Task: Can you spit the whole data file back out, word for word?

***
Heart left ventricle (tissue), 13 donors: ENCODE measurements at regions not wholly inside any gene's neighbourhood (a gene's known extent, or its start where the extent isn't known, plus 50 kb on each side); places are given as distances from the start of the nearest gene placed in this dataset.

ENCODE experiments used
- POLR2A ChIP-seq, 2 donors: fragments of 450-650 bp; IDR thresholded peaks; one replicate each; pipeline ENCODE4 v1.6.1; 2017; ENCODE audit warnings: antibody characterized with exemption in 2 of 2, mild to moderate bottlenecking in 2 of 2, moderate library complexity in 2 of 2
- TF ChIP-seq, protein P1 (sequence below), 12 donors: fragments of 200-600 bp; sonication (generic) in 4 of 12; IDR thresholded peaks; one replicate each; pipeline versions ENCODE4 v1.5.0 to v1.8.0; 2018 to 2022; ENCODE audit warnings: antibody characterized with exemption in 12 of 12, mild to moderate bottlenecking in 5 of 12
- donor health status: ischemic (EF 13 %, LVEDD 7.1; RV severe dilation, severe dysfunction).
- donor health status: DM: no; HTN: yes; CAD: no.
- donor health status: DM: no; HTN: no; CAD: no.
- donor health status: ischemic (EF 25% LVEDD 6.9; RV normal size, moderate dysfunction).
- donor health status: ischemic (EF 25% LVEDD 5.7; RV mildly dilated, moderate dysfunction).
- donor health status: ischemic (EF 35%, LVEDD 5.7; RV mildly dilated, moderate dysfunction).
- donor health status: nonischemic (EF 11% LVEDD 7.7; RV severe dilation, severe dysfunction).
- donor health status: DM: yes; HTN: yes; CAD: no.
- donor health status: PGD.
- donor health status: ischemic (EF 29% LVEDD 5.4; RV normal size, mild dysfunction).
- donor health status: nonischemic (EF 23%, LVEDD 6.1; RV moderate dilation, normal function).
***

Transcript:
Heart left ventricle (tissue), 13 donors: ENCODE measurements at regions not wholly inside any gene's neighbourhood (a gene's known extent, or its start where the extent isn't known, plus 50 kb on each side); places are given as distances from the start of the nearest gene placed in this dataset.

ENCODE experiments used
- POLR2A ChIP-seq, 2 donors: fragments of 450-650 bp; IDR thresholded peaks; one replicate each; pipeline ENCODE4 v1.6.1; 2017; ENCODE audit warnings: antibody characterized with exemption in 2 of 2, mild to moderate bottlenecking in 2 of 2, moderate library complexity in 2 of 2
- TF ChIP-seq, protein P1 (sequence below), 12 donors: fragments of 200-600 bp; sonication (generic) in 4 of 12; IDR thresholded peaks; one replicate each; pipeline versions ENCODE4 v1.5.0 to v1.8.0; 2018 to 2022; ENCODE audit warnings: antibody characterized with exemption in 12 of 12, mild to moderate bottlenecking in 5 of 12
- donor health status: ischemic (EF 13 %, LVEDD 7.1; RV severe dilation, severe dysfunction).
- donor health status: DM: no; HTN: yes; CAD: no.
- donor health status: DM: no; HTN: no; CAD: no.
- donor health status: ischemic (EF 25% LVEDD 6.9; RV normal size, moderate dysfunction).
- donor health status: ischemic (EF 25% LVEDD 5.7; RV mildly dilated, moderate dysfunction).
- donor health status: ischemic (EF 35%, LVEDD 5.7; RV mildly dilated, moderate dysfunction).
- donor health status: nonischemic (EF 11% LVEDD 7.7; RV severe dilation, severe dysfunction).
- donor health status: DM: yes; HTN: yes; CAD: no.
- donor health status: PGD.
- donor health status: ischemic (EF 29% LVEDD 5.4; RV normal size, mild dysfunction).
- donor health status: nonischemic (EF 23%, LVEDD 6.1; RV moderate dilation, normal function).